Today Eyes on the Street continues our Philly Love Notes collaboration with this appreciation of a quiet corner in Northern Liberties.
- Favorite Spot: North Lawrence Street in Northern Liberties
- Neighborhood: Northern Liberties
- Address: 1100 North Lawrence to 876 N. Lawrence
- I am: I’m a freelance writer splitting life between the stoops of Northern Liberties and the Pocono woods, author of Between the Pond and the Woods, a website for caregivers
- Years in Philly: 30 years
- Current Home: Northern Liberties
My love note:
Dear North Lawrence Street,
I forgive your old brick houses and lush maples for their brazen, seductive ways. After all, they were just doing what they’d done for a hundred years before Northern Liberties declined. Yes, before the NoLibs gold rush, this neighborhood was a very “iffy” place to live. I ignored that fact and came here searching for some small house I could afford on my non-profit salary. With few coins in my pockets, I toured many crumbling dumps where only a rat could relax.
Then one fine day I went to see a house on North Lawrence Street. It was near the basement shrine for St. John Neumann, the first U.S bishop to become a Catholic saint. Although I don’t go to church much, I still wonder if the shrine gave the block an extra shot of charm. The nearby “viejita’s house” was on the market for the royal sum of $69,000. It was a small brick home with built-in cabinetry and a grassy yard. But the kitchen floor was sinking and I couldn’t afford to both buy the house and fix the floor, so I moved on. Who, I wondered, would ever pay all that money for a place that needed so much work? (Ha!) But I couldn’t shake off the surge of love that reddened my cheeks every time I drove by.
Las Cazuelas, a Mexican restaurant with its own golden halo, guards the northern end of this street. I started having lunch there so I could keep flirting with North Lawrence. Walking south from Cazuelas past George Street, I would gaze across Lawrence into the secluded beauty of Seedy Acres, one of the city’s fine community gardens. Picnic tables nestle among late-blooming roses and stacked firewood. Neighbors gather there to weed their thyme and trade tales.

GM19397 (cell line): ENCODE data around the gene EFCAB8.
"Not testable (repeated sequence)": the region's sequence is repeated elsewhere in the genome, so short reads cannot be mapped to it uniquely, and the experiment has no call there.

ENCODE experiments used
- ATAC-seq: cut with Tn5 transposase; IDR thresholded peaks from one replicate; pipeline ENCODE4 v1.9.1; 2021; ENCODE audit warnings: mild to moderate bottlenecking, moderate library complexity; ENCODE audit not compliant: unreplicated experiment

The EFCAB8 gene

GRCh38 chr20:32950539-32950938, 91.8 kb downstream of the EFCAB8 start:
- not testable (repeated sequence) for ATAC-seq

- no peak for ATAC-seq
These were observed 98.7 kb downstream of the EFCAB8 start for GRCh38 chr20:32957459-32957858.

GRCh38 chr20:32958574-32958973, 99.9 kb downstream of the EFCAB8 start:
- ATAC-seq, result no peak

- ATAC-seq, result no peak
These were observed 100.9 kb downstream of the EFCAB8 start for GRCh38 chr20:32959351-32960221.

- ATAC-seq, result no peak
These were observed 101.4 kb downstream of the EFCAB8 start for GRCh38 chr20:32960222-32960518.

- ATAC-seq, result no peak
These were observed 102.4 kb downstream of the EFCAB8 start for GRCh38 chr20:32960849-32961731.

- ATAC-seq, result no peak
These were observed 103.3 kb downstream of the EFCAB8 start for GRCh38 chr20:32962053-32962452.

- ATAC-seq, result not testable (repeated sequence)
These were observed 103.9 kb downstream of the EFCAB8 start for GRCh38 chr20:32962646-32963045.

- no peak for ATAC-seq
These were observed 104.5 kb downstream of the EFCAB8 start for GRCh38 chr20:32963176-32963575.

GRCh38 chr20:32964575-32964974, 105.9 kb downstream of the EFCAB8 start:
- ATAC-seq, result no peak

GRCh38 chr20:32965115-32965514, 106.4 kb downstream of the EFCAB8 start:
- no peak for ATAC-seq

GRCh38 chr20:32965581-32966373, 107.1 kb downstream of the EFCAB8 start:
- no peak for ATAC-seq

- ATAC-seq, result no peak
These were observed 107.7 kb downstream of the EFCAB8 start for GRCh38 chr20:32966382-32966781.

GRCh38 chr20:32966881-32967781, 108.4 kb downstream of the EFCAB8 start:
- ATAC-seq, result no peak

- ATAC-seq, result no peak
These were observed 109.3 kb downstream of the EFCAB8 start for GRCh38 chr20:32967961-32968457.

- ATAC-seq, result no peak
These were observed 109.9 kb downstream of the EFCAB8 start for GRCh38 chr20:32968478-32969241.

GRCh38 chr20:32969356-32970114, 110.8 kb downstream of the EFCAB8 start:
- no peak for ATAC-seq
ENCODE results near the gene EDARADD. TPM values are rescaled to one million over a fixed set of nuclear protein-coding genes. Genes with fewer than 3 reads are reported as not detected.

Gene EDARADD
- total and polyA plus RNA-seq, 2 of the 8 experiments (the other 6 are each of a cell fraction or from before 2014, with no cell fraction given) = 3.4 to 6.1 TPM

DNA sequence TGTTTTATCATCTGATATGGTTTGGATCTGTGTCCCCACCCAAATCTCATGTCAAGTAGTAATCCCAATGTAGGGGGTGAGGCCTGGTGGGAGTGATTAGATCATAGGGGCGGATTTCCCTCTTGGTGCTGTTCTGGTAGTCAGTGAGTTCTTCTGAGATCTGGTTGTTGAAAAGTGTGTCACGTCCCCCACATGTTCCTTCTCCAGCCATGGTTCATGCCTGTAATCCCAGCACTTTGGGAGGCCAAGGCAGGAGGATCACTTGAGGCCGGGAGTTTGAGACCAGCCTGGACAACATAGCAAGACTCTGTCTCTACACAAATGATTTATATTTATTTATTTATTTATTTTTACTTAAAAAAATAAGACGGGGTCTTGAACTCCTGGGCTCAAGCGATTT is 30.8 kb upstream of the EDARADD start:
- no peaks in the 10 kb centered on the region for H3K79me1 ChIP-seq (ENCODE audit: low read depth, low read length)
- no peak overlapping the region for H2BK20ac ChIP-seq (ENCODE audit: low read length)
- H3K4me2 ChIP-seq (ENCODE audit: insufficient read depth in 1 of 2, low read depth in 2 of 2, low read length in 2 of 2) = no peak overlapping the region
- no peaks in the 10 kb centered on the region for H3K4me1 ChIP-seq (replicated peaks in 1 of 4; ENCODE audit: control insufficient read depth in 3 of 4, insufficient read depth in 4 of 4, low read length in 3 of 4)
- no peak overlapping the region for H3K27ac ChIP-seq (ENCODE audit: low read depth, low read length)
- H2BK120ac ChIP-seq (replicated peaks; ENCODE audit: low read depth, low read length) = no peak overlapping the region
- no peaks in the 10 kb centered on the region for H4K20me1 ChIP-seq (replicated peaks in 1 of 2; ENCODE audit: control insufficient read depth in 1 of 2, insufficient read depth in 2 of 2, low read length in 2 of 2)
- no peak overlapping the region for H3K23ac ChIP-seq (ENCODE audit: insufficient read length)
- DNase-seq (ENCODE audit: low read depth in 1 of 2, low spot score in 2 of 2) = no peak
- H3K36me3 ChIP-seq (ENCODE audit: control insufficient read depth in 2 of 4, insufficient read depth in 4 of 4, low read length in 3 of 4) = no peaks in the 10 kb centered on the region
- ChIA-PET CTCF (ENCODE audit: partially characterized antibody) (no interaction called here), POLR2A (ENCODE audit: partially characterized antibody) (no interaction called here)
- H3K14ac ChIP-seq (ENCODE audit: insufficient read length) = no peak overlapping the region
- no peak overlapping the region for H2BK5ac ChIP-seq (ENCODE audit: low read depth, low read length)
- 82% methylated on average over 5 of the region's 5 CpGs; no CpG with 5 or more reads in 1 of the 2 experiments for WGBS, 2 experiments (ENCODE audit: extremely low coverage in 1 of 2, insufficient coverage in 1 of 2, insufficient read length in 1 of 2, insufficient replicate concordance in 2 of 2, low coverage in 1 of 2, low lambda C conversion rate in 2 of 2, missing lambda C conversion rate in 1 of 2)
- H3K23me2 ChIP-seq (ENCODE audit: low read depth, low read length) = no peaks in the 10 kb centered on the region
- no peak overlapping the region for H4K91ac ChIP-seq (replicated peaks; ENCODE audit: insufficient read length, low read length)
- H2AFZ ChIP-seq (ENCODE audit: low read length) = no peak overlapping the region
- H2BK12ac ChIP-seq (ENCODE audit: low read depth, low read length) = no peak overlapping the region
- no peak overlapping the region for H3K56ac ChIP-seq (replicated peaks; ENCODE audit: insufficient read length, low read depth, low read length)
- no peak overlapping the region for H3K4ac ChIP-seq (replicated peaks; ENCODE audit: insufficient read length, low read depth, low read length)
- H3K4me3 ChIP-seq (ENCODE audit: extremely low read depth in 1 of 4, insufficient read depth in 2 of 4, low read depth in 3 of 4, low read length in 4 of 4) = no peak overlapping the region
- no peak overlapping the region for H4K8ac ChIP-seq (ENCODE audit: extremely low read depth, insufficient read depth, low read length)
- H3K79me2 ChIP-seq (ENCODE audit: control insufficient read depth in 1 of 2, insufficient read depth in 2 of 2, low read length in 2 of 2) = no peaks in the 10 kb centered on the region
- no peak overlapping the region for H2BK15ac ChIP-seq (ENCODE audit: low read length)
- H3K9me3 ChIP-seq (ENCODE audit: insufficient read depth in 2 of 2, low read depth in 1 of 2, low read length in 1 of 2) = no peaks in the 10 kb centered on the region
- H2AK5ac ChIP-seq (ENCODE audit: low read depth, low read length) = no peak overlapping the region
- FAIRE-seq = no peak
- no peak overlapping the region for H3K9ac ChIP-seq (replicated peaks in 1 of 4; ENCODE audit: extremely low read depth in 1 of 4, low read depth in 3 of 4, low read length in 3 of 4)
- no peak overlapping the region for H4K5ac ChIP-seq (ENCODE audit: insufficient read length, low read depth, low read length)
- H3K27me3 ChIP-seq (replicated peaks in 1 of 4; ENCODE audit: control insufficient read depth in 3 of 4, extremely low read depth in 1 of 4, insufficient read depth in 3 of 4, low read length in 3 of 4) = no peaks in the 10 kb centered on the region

Further down Lawrence near Brown Street, you run smack into the only (?) log cabin in metro Philly. The log house was hand-built by Jeff Thomas, a NoLibs resident who arrived during the 1980’s artist invasion. I love the fact that its mortared walls remain — behind a stockade fence — long after the area’s been glammed up with $500,000 houses. In fact, the architectural diversity of these blocks makes them even more enchanting.
I never did buy a house on Lawrence Street, but I got one on nearby George for the bargain price of $58,000. No money was ever better spent. It was all I could muster at the time, and it bought me the privilege of living in a thriving community, close to the leafy sidewalks I love. Sometimes I still walk down Lawrence and scan the corners of St. John Neumann Way. Here I thank the spirits that reversed the spell and changed so many sagging houses back into cherished homes.
Philly Love Notes is a collection of reminders. There is too much in the city that is forgotten or overlooked. Philly Love Notes seeks to rediscover those places — to remind the city, and us, that it is loved. Want to share your favorite spot? Drop Philly Love Notes an email with your idea.
Eyes on the Street has teamed up with Philly Love Notes to feature especially plannerdly love notes about places in Philly on this blog. So far we’ve shared love notes about bikes at Rittenhouse Square, a walk through Ed Bacon’s greenways, a twofer about Penn Treaty Park, Drexel Park, Wayne Mills, where the Reading Viaduct meets Noble Street, stoop culture, the Parkway Central Branch of the Free Library, the Woodlands Cemetery, and Frankford.
This piece originally appeared on Philly Love Notes on January 9, 2012.